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Movie Review: The Purge: Anarchy (2014)

Plot synopsis: A young couple (Zach Gilford, Roberta
Valderrama) works to survive on the streets after their car
breaks down right as the annual purge commences, as
they fight to survive with a mother and her daughter
(Carmen Ejogo, Justina Machado) and an unknown
gunman (Frank Grillo).
 .................................................................................................
 Runtime: 1 hour, 43 minutes
 Rated: R (or strong disturbing violence, and for language)
 Director: James DeMonaco
 Starring: Frank Grillo, Carmen Ejogo, Zach Gilford
 Action | Horror | Thriller

Taking place just two hours before the onset of the next bloody purge - in which all of "America Reborn" acts out their deadly anger without fear of legal repercussion - The Purge: Anarchy takes off in 2023 with a new cast and new characters. What is not new is what the film seeks to accomplish, which is exactly what the first one did (only, this one does so a little less effectively).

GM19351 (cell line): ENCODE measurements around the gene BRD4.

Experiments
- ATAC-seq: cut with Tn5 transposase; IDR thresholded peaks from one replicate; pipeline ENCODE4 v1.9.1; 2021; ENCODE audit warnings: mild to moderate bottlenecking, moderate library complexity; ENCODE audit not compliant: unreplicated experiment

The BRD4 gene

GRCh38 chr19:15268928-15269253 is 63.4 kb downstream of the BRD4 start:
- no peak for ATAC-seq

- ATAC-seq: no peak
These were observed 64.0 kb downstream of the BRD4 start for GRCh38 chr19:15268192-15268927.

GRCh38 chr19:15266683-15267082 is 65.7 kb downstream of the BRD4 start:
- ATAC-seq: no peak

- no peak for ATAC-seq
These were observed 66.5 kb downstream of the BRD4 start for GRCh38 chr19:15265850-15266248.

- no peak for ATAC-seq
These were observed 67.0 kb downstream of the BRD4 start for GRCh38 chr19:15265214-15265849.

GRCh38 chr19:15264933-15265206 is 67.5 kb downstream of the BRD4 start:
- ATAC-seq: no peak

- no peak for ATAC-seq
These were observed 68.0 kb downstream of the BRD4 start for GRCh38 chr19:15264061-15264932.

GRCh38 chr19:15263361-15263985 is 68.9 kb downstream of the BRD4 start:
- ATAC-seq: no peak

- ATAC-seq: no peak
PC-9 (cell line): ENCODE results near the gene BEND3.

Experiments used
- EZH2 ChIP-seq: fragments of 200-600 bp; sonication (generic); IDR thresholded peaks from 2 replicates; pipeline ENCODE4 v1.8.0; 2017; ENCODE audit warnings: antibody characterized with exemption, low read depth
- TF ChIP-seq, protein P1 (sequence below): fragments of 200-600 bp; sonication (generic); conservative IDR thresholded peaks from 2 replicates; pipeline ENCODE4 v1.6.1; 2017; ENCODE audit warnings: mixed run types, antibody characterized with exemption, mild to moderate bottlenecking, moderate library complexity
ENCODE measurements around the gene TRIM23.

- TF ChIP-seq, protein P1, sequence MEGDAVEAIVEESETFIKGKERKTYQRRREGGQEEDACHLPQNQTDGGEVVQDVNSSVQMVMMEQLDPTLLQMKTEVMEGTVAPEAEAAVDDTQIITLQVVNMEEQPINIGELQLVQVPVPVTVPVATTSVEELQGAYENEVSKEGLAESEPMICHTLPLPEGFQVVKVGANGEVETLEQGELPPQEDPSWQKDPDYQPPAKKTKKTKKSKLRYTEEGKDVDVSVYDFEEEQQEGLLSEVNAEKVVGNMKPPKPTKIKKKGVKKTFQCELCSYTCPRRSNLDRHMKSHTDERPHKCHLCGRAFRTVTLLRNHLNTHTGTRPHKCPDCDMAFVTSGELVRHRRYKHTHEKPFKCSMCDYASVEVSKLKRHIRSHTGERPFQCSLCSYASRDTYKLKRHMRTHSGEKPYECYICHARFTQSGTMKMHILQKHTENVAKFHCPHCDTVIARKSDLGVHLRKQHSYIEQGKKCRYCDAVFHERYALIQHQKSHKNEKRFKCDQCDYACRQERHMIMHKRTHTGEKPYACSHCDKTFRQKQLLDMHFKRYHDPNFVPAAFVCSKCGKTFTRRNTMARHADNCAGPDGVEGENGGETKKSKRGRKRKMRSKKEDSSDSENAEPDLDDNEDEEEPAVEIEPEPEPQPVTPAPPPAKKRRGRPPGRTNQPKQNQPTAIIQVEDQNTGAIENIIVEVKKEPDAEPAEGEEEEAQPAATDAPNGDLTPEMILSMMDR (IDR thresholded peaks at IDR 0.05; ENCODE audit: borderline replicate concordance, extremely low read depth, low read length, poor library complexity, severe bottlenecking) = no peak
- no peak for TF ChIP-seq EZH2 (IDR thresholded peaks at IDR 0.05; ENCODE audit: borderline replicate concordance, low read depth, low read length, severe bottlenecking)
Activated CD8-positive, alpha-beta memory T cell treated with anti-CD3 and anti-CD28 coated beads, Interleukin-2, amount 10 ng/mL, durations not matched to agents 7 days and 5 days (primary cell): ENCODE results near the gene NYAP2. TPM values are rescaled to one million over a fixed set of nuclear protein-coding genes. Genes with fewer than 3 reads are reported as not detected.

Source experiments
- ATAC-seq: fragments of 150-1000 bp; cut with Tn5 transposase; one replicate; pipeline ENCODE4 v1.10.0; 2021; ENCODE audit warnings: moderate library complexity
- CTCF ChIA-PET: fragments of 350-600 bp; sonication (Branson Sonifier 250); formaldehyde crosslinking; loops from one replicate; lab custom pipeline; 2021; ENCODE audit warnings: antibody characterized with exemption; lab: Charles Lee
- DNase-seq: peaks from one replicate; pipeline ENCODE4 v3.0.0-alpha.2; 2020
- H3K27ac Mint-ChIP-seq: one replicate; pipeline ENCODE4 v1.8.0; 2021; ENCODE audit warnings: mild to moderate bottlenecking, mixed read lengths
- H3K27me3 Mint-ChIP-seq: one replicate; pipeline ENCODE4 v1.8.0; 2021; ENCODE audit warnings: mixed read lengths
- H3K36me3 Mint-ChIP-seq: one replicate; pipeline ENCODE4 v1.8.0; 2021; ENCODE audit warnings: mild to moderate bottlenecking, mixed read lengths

Whereas the first movie was unique with some reflection offered on human violence verses value of life, the second movie is not much more than a sneer of the upper-class. It is not hard to see the intended political lampooning, with most of the acting falling a notch below par (the big exception being Frank "Warrior" Grillo who brings an almost Dolph Lundgren-esque screen presence with him).

The film isn't paced well enough to keep captive our attention, and if it were, we'd still be struggling with the high-strung emotion, most of which is in the form of pseudo-patriotic declarations, containing the same over-the-top one-sidedness we got from the last go-round. At least this time around, we get special interest groups trying to actively stop the Purge. But worse than any other flaw, this work features characters and a theme that are found to be overtly hypocritical in message.

The first film definitely did not need a sequel, but not minding the fact that a so-called purge of this sort would be un-enforceable due to obvious manpower logistics problems, we could almost suspend judgment and just enjoy the movie's exhibition of its basic premise...if it weren't for too many flaws, bringing it close to being called a waste of time.

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